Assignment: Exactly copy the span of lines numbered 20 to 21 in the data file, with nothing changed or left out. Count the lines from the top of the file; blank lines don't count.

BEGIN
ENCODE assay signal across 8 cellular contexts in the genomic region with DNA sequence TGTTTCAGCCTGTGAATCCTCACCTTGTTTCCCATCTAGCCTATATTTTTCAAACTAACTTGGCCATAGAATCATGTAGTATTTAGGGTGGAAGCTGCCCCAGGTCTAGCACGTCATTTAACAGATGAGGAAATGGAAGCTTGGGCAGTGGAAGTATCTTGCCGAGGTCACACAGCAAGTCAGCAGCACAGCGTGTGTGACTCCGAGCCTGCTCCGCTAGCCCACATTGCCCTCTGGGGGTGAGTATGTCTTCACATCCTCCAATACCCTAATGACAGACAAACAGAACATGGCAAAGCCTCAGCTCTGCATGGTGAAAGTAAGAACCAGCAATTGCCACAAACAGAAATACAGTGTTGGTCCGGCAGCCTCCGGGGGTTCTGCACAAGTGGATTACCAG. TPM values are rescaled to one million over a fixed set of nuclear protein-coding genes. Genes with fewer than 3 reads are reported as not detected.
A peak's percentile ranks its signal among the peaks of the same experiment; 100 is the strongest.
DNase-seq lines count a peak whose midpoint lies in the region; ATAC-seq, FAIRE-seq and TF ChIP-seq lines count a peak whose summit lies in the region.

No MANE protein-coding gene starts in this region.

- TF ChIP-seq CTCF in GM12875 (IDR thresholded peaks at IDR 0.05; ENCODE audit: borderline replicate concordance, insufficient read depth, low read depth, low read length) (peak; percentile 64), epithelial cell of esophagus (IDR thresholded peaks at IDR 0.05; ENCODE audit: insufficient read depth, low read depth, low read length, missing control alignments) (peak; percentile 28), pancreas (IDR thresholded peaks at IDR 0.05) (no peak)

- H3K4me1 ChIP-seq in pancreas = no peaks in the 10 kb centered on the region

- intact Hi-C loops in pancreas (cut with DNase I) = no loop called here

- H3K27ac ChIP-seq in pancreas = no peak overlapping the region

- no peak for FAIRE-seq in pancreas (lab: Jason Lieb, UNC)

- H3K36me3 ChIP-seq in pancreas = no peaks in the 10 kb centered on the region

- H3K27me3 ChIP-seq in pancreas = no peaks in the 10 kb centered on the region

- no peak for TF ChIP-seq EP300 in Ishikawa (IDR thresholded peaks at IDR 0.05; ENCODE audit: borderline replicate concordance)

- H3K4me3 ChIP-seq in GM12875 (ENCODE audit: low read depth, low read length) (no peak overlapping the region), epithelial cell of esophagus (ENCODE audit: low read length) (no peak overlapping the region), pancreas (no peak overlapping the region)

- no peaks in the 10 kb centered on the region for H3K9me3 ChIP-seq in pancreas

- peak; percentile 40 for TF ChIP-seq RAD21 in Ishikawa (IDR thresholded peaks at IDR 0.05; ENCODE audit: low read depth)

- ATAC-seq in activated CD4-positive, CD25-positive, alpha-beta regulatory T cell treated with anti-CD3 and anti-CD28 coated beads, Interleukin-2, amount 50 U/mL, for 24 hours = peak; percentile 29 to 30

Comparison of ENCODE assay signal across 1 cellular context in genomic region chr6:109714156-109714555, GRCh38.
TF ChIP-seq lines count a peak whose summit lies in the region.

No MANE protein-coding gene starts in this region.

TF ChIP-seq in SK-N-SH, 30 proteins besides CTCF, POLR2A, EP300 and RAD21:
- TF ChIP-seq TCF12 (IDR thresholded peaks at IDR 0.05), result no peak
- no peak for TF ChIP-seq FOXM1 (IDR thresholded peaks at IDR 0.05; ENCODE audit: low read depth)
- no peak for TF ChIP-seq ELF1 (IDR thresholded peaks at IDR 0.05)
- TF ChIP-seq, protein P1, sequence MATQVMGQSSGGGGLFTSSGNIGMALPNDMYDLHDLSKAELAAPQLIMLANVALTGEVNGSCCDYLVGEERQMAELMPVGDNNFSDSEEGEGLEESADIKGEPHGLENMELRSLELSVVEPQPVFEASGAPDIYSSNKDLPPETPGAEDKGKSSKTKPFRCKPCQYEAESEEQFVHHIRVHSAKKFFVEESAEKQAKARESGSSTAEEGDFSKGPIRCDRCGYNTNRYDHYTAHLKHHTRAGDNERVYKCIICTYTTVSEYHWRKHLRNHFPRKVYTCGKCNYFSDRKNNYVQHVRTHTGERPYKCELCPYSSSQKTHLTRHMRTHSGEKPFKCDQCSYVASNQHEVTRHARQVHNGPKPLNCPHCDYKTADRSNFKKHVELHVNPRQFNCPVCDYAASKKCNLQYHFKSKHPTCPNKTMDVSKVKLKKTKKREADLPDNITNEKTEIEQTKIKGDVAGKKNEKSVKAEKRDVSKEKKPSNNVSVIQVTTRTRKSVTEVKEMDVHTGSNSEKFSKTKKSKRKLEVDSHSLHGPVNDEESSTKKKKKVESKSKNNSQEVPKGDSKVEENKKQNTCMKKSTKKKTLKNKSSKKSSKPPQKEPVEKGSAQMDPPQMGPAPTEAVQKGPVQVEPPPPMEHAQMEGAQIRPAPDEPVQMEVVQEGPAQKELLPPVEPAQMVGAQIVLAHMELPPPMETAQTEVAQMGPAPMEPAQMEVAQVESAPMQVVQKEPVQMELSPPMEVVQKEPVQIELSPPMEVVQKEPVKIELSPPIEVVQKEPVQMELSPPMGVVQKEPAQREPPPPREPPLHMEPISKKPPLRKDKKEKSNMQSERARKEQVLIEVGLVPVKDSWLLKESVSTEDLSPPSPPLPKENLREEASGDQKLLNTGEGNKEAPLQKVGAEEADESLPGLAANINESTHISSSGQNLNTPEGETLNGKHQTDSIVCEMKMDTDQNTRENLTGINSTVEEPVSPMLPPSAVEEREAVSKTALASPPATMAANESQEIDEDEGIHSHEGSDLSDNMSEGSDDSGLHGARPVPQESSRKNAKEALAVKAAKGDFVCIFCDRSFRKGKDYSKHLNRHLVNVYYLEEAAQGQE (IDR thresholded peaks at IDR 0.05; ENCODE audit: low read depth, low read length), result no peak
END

TF ChIP-seq in SK-N-SH, 30 proteins besides CTCF, POLR2A, EP300 and RAD21:
- TF ChIP-seq TCF12 (IDR thresholded peaks at IDR 0.05), result no peak